Saturday, December 20, 2014

Christmas Trees, Adam, Eve and Jesus

Why decorate Christmas trees? Frankly, it’s fun. That’s reason enough for most of us. But the tradition likely came from an ancient Christian celebration we that we no longer observe (well, some Eastern Orthodox Christians still do). 

On Christmas Eve throughout the medieval era it was the common practice to decorate an evergreen tree with bright red apples. This was the celebration of Adam and Eve Day. Christians would commemorate both the amazing gift of creation and life represented by our primal parents. And they would remember the fall of Adam and Eve into sin which locked humanity and the world under a curse.

The curse (Gen 6:14-19) cast our existence into disharmony and disconnection with humanity being cast from paradise and deep union with our creator, children associated with pain, women ruled by men, an unrelenting struggle between humanity and nature and even death itself.

The original “Christmas Tree” was not for “Christmas” but to remind believers of the Garden of Eden (the evergreen tree) and the temptation to sin (the apple). To celebrate the birth of Jesus on the following day, however, was the perfect way to experience and relive the most amazing truth of “Emmanuel – God with Us.” That truth is that Jesus was born, the “Second Adam” (one of John Wesley’s favorite terms for Jesus) to reconcile breached relationships between humanity and the Divine, between men and women, between different people groups and even between humanity and the world God created. 

Jesus came to reverse the curse. “For as in Adam all die, so in Christ all will be made alive” (1Cor.15.22). The cursed believe “might makes right,” some men are more “equal” than others, the planet and its inhabitants are resources to exploit, and death is inevitable. 

The liberated in Christ know eternal life carries with it a joy that outweighs our light and momentary suffering. Sometimes, this suffering flows as the liberated struggle to set a crooked world straight, to set captives free, to advocate for equality for all, and seek to care well for the gift of a planet untrusted to us. As you decorate your trees, remember Adam and Eve . . . and celebrate the Second Adam who set us free.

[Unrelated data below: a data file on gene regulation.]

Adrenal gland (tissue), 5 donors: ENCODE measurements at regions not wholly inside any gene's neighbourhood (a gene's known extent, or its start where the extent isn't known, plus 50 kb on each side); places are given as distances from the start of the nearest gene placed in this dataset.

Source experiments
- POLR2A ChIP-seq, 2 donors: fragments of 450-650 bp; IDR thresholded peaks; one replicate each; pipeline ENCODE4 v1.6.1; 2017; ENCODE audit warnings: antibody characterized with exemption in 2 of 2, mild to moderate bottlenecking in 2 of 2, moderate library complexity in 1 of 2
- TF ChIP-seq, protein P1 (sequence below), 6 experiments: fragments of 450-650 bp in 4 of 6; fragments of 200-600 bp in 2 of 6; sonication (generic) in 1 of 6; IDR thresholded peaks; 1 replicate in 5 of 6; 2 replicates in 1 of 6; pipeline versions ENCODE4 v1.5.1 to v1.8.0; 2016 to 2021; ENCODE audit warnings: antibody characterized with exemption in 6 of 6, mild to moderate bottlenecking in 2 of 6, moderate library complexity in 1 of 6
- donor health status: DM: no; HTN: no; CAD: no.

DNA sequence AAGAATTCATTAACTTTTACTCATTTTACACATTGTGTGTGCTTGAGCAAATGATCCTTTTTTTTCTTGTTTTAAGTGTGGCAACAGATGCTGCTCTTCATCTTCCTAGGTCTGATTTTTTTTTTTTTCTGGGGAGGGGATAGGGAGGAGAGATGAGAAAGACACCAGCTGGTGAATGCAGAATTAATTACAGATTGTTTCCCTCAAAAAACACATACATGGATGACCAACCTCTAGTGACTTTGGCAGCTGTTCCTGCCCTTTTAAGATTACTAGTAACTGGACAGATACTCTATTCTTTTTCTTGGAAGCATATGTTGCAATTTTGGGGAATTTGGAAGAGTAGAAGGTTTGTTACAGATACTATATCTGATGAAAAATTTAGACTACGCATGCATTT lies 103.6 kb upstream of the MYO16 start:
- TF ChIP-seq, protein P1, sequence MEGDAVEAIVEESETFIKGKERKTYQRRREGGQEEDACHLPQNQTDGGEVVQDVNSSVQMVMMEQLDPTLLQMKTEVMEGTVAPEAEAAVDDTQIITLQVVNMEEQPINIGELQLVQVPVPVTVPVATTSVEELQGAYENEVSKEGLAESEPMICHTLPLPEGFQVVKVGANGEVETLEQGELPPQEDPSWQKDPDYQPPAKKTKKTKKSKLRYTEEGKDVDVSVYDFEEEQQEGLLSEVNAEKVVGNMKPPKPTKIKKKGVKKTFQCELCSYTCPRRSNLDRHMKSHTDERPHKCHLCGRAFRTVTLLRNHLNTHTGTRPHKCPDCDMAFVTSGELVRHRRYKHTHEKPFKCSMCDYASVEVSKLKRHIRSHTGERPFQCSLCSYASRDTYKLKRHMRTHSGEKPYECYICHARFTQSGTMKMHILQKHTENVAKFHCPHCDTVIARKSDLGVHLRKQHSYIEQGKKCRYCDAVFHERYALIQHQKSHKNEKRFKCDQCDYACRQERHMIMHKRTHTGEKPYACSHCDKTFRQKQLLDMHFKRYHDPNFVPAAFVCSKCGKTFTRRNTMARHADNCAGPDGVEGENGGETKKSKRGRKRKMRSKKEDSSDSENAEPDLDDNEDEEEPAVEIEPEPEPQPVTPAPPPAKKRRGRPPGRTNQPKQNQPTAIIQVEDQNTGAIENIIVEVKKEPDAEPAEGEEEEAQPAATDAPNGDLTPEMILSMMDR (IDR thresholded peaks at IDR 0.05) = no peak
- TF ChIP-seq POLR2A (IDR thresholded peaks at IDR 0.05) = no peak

Connecting to Fulfill the Great Commission

You will receive power when the Holy Spirit comes on you; and you will be my witnesses in Jerusalem, and in all Judea and Samaria, and to the ends of the earth. Acts 1.7

Every church in the NCC is a missional outpost – seeking to be on mission with Jesus as “fishers of people.”  Missional people routinely look beyond their personal or local situation in order to grasp bigger picture realities, experience fresh insights of how God it work everywhere and to discover news ways to bless and refresh beyond their borders. With joy Free Methodist churches recognize that we are a connectional movement who envision “bringing wholeness to the world through healthy biblical communities of holy people multiplying disciples, leaders, groups, and churches.”

We are multiplying churches globally faster than we can count. God is at work through your connectional Great Commission prayers, service and giving. This is the time of year when your churches are making commitments to global Free Methodist missions. We commit as a connection of churches to supporting Free Methodist missionaries as first priority in global commitments, and to support other missional work as God prospers and so leads.

This would be a bitter pill to swallow and viewed as limiting if our global works were ineffective or merely supporting an institutional structure that has outlived its usefulness.  BUT THAT IS NOT THE CASE! Our global missions strategy continues to be solidly embedded in identifying, training and equipping local leaders who multiply disciples and churches at rates the United States has never seen. Hands down, your missions dollars provide the best “return on investment” -- in terms of souls saved, communities transformed, literal prisoners and slaves set free – toward which you contribute.   

Learn more about the missionaries our conference supports. Pray for them, encourage them, invest in them.  Visit the web site for ongoing information.  Our missionaries are Mike Reynen (Africa), Alan Mellinger (Eastern Europe) and creative access missions (dangerous locales in Asia and the Middle-East). Make your commitments before January to keep our missionaries on the field.